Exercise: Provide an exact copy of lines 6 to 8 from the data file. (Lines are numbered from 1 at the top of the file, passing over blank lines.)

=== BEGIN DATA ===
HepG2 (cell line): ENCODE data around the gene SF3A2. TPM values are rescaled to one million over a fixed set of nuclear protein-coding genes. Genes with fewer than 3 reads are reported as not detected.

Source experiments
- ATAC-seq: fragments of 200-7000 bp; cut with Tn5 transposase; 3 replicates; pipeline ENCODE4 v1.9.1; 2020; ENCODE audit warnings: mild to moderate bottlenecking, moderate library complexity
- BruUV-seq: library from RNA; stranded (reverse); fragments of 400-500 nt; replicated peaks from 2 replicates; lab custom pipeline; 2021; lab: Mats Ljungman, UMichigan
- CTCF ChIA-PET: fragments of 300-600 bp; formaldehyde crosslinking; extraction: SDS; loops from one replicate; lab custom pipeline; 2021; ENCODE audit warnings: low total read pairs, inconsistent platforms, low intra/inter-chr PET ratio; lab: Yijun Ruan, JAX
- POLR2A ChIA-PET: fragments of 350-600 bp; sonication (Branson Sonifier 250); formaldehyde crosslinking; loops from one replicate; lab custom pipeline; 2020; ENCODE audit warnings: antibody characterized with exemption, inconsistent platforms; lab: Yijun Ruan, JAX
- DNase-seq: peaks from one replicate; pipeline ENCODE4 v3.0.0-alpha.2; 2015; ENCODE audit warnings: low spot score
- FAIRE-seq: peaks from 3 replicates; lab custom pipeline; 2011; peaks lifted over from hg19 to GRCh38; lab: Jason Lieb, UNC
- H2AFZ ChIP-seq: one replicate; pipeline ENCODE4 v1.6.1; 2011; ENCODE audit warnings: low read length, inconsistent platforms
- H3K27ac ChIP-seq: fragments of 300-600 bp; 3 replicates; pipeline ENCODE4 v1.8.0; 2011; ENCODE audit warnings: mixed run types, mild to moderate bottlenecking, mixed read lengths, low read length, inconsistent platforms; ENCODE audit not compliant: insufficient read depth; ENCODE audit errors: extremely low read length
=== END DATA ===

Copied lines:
- POLR2A ChIA-PET: fragments of 350-600 bp; sonication (Branson Sonifier 250); formaldehyde crosslinking; loops from one replicate; lab custom pipeline; 2020; ENCODE audit warnings: antibody characterized with exemption, inconsistent platforms; lab: Yijun Ruan, JAX
- DNase-seq: peaks from one replicate; pipeline ENCODE4 v3.0.0-alpha.2; 2015; ENCODE audit warnings: low spot score
- FAIRE-seq: peaks from 3 replicates; lab custom pipeline; 2011; peaks lifted over from hg19 to GRCh38; lab: Jason Lieb, UNC